I’ve been on “the row” (that’s death row) now, for 14 years. My sentence was recently found unconstitutional and overturned, and I’m now preparing for a re-sentencing hearing. The state is seeking the death penalty again, so the journey continues.

I will either be sentenced to life, or sentenced to death again. Those are the only two possible outcomes.

My sentence was overturned because of an unconstitutional law that was in place for 40 years. The State of Florida was sentencing people to death and carrying out those sentences, even though the jury didn’t unanimously vote for the death penalty. Now it has been ruled that the jury must be unanimous, in order to sentence someone to death.

I’m not sure why it took 40 years for that law to change, but that’s one of the many flaws in our death penalty scheme. This one, like many others, got ignored.

I’ve been going back and forth, trying to decide on if I should do this blog or not, because I know that I will be opening myself up to criticism and straight hate. But my last legal setback motivated me to get this going.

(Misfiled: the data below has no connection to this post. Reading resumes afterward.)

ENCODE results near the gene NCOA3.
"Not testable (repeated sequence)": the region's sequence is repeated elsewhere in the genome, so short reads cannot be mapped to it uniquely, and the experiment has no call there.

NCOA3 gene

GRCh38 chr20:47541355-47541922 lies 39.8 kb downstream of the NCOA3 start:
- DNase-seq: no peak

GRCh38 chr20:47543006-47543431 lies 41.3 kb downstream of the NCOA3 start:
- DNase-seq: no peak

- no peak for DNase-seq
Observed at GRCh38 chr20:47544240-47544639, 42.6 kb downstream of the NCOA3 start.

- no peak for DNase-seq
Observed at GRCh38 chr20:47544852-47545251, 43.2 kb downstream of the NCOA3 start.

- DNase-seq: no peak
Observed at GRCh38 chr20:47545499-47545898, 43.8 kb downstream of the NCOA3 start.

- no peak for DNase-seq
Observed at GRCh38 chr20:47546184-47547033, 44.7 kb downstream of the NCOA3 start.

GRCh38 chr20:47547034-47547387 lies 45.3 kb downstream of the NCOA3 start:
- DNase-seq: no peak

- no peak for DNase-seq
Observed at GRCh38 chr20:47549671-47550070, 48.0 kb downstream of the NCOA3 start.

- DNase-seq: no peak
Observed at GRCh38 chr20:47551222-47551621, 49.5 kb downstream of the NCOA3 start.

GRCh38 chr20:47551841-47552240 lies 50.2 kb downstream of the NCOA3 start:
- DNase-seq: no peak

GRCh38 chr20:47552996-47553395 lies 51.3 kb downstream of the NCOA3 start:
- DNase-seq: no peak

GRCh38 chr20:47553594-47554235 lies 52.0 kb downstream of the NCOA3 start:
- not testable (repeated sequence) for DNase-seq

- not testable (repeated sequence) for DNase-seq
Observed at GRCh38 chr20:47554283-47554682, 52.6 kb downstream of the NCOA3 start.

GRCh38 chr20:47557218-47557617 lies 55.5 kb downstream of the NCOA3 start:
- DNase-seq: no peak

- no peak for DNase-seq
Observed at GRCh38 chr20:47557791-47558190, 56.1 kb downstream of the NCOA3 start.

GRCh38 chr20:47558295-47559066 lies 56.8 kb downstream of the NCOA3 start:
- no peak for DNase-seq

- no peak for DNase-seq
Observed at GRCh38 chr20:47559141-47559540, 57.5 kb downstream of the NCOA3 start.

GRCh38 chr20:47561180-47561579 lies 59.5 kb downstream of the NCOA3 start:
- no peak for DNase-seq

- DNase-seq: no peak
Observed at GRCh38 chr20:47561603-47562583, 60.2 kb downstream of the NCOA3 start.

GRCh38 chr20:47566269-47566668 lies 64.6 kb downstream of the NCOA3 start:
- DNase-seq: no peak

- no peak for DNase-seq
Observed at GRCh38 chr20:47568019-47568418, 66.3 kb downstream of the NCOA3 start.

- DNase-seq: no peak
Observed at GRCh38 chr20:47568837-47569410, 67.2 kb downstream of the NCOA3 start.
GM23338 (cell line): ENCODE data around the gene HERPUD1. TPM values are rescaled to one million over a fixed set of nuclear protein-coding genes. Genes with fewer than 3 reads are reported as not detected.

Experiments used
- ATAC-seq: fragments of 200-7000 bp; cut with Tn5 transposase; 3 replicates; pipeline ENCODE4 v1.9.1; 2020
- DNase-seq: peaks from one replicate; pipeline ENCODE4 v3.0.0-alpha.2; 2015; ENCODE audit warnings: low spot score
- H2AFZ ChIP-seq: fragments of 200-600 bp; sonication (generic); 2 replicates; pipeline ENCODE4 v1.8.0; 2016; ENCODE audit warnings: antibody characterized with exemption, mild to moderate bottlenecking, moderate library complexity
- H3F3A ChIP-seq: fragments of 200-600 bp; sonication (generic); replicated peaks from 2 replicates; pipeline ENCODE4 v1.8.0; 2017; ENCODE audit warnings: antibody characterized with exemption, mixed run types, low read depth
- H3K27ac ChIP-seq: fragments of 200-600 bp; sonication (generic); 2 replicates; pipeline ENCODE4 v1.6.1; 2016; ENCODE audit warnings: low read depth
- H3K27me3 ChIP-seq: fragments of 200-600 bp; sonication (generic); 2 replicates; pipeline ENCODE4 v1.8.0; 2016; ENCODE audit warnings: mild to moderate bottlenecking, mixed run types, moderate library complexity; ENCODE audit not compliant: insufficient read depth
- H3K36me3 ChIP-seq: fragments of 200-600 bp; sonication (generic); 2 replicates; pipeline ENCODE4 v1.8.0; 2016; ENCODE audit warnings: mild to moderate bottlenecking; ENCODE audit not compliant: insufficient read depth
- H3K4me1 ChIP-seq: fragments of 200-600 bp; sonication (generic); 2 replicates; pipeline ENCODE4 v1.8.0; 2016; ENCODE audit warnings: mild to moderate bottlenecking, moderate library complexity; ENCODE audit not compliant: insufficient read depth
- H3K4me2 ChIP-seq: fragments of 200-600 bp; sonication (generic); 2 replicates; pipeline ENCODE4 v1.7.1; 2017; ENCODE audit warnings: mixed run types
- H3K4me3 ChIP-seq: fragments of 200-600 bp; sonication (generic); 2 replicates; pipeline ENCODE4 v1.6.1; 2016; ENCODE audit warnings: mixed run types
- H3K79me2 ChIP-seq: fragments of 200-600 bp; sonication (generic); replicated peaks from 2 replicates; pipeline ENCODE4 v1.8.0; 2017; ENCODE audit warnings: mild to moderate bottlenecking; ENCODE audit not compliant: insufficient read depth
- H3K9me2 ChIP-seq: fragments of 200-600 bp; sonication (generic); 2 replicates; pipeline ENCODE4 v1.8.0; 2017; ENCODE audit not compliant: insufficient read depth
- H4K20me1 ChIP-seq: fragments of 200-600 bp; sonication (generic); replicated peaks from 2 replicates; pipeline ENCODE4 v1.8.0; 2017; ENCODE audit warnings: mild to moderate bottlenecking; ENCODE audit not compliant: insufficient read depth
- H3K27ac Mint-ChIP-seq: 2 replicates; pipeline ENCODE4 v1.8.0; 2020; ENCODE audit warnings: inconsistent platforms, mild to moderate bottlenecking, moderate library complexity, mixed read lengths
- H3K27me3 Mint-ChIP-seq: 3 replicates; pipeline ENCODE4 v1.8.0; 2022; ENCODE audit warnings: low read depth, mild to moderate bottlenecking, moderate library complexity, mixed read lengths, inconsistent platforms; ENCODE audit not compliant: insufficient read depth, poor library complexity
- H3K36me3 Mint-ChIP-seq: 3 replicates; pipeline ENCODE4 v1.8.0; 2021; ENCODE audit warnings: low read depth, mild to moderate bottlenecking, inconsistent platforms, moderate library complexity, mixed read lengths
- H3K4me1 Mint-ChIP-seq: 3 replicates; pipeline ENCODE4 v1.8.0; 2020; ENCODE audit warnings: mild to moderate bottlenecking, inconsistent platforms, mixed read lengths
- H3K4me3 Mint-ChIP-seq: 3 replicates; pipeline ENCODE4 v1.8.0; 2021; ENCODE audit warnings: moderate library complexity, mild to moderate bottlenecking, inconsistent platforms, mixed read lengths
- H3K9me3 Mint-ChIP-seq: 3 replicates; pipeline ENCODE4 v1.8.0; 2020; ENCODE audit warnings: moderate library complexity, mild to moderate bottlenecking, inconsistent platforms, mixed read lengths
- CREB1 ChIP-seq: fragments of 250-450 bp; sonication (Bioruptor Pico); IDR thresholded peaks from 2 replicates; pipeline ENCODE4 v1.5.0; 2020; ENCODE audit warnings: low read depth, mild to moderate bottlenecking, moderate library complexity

I can’t simply stay quiet and continue on the path that I am. I can’t complain, if I’m not going to do anything about it, right?

Unqualified counsel 

After the courts granted relief in my case, they appointed new counsel to my re-sentencing. This counsel team were on my case for little over a year, before it was revealed that they weren’t qualified to be lead counsel on a death penalty case – the qualification for death penalty cases is specific and not all counsel have it.

My question? How can this happen when they were vetted and appointed by the State?

The thing is, this isn’t uncommon and the lawyers weren’t reprimanded after this discovery. They are free to move onto other cases, as if nothing happened. While they could have easily caused another death sentence for me,if they had remained on my case. They definitely didn’t have my best interests, it was all about money for them.